There’s a cliché in the world of online services: if it’s free, you are the product. As overused as the phrase is, it hasn’t lost any of its truth.
Websites and free software rely on tracking users and their habits in order to monetize their business. There are obvious examples like the targeted ads you see on Facebook based on what pages you like and the content you’ve shared or ads in Gmail stemming from your emails. With software you may download a particular program but find that it has installed some useless software too and an annoying toolbar in your browser.
With VPN services and a free VPN, the same philosophy applies. The market is overrun with options and it can be difficult to separate the wheat from the chaff, especially for newcomers to the technology. Most VPNs charges a monthly or yearly fee, which will give you access to servers and bandwidth depending on your needs.
The more privacy-focused user will be happy to pay up money for a security solution that meets their needs. However some users may be looking for something a little simpler, just to access something like Netflix and for that reason, opt for a quick and easy free VPN or proxy service. On paper it makes sense. Why pay for it when you’re not looking for security and privacy, just a means to unblock content?
This is why the Hola VPN browser plug-in was so successful for so long, it offered an easy to use solution for free. That is until earlier this year when it was revealed that users of the Israel-based company’s free VPN could co-opt each other’s IP addresses to access websites. In theory, someone could use your IP address to view illegal content and you could potentially get caught up in it all.
“We assumed that by stating that Hola is a P2P network, it was clear that people were sharing their bandwidth with the community network in return for their free service,” said the company in response to an awareness campaign against the company called Adios Hola. There was of course one way to prevent this happening and that was upgrading to Hola’s paid packages but the whole incident has damaged Hola’s reputation in the eyes of customers and the security community.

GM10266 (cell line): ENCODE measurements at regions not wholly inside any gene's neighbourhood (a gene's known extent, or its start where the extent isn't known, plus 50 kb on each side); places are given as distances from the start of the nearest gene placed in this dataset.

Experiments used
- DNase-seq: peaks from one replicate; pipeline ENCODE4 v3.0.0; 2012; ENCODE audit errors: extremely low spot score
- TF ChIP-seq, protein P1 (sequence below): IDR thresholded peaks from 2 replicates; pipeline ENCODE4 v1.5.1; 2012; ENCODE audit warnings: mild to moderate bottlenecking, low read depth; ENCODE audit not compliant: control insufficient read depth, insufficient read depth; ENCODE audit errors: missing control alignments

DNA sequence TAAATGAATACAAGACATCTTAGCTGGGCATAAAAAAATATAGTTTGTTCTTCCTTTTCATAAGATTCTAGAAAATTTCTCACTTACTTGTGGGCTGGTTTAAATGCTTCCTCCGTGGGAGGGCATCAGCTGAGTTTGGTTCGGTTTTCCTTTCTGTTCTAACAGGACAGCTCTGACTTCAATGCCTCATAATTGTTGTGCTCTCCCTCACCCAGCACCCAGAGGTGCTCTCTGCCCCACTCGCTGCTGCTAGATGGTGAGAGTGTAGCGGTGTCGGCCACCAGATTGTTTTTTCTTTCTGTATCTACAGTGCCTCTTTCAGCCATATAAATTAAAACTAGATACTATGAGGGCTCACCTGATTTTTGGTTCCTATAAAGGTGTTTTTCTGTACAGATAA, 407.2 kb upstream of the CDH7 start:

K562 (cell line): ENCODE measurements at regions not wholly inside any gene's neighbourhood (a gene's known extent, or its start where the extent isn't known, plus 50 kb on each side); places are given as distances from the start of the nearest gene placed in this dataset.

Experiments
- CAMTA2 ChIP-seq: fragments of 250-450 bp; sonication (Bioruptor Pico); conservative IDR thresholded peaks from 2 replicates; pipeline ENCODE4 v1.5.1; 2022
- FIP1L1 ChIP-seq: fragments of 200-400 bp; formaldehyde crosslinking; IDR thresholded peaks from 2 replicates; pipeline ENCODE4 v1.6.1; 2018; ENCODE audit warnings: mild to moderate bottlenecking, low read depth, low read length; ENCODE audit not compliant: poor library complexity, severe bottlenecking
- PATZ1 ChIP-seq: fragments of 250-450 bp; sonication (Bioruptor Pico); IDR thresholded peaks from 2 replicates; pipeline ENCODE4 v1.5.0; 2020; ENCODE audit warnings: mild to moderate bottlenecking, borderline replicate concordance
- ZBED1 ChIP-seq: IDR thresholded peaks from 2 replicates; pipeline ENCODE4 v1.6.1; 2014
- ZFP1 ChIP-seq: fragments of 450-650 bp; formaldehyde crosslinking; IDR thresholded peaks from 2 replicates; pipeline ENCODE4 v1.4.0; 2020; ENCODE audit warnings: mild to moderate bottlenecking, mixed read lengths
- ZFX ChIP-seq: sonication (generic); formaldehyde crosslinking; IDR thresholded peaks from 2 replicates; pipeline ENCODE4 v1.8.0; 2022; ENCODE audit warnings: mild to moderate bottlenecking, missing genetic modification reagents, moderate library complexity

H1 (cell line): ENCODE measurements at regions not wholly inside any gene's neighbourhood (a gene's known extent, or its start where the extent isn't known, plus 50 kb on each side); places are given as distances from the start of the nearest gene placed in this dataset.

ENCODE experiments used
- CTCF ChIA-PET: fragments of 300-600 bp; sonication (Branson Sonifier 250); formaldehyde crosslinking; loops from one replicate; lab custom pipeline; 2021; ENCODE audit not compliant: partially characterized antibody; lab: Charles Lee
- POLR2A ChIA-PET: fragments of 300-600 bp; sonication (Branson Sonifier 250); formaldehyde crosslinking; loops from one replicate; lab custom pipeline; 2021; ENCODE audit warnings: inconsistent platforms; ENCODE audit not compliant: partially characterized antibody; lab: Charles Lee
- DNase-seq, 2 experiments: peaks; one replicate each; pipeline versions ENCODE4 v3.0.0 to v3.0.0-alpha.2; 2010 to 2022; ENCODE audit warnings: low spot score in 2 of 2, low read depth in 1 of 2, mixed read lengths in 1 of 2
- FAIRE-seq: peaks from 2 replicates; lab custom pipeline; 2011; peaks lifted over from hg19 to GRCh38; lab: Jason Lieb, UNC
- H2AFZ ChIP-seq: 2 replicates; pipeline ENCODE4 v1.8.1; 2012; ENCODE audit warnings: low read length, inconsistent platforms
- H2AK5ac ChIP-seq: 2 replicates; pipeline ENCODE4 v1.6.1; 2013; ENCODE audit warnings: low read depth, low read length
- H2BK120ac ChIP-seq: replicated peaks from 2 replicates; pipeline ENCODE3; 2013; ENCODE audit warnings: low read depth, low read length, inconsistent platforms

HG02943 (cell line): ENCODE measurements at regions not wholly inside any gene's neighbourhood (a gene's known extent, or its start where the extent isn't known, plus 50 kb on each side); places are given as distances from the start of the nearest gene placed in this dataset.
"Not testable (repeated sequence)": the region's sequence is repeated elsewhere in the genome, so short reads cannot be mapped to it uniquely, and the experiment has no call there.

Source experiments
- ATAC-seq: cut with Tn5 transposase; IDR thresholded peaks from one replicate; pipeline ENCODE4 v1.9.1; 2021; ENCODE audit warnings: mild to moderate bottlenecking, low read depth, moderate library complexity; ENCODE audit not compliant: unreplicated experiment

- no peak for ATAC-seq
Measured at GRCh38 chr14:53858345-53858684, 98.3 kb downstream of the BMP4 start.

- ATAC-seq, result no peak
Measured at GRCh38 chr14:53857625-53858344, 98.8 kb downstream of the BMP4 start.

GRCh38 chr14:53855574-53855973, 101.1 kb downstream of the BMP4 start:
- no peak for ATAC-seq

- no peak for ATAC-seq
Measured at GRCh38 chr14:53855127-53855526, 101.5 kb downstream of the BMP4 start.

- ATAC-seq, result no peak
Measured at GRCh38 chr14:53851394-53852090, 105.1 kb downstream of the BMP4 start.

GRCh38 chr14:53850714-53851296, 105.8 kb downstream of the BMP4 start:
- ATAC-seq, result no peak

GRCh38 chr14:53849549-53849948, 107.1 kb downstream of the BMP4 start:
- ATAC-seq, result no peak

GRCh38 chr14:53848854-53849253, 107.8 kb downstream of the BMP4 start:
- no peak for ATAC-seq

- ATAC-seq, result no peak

Many security pros have since continued to poke holes in Hola’s software security.
When you use a free VPN or proxy service for a seemingly innocuous task like video streaming, you may still be giving up your privacy unknowingly. Software can scoop up your browsing habits and data and store that data unencrypted.
“It means that all your private information sent over such an unsecure connection can be captured by the operator,” says André Elmoznino Laufer from SaferVPN. “If they’re dishonest, they can then do whatever they want with it – for example sell it to third parties or steal your identity.”
Paid VPN services should route their traffic through their own server and monitoring the bandwidth for performance, says BolehVPN. But it should not monitor anything about the user’s traffic itself – what is often referred to as “logless”. Again in theory a paid VPN shouldn’t need to resort to unethical tactics as they are making money through subscriptions.
A paid VPN’s service shouldn’t be taken as gospel either. Research is important to make sure that the VPN deal you’re getting is a good one with the protection and variety of servers you want but also they need to have a good reputation for protecting user privacy and a commitment to security. Take advantage of free trials if possible.
This is where reviews and user feedback comes in handy, you can check out our full list of VPN reviews here or read up on VPN communities online like r/VPN on Reddit where many VPN users discuss the pros and cons of providers.
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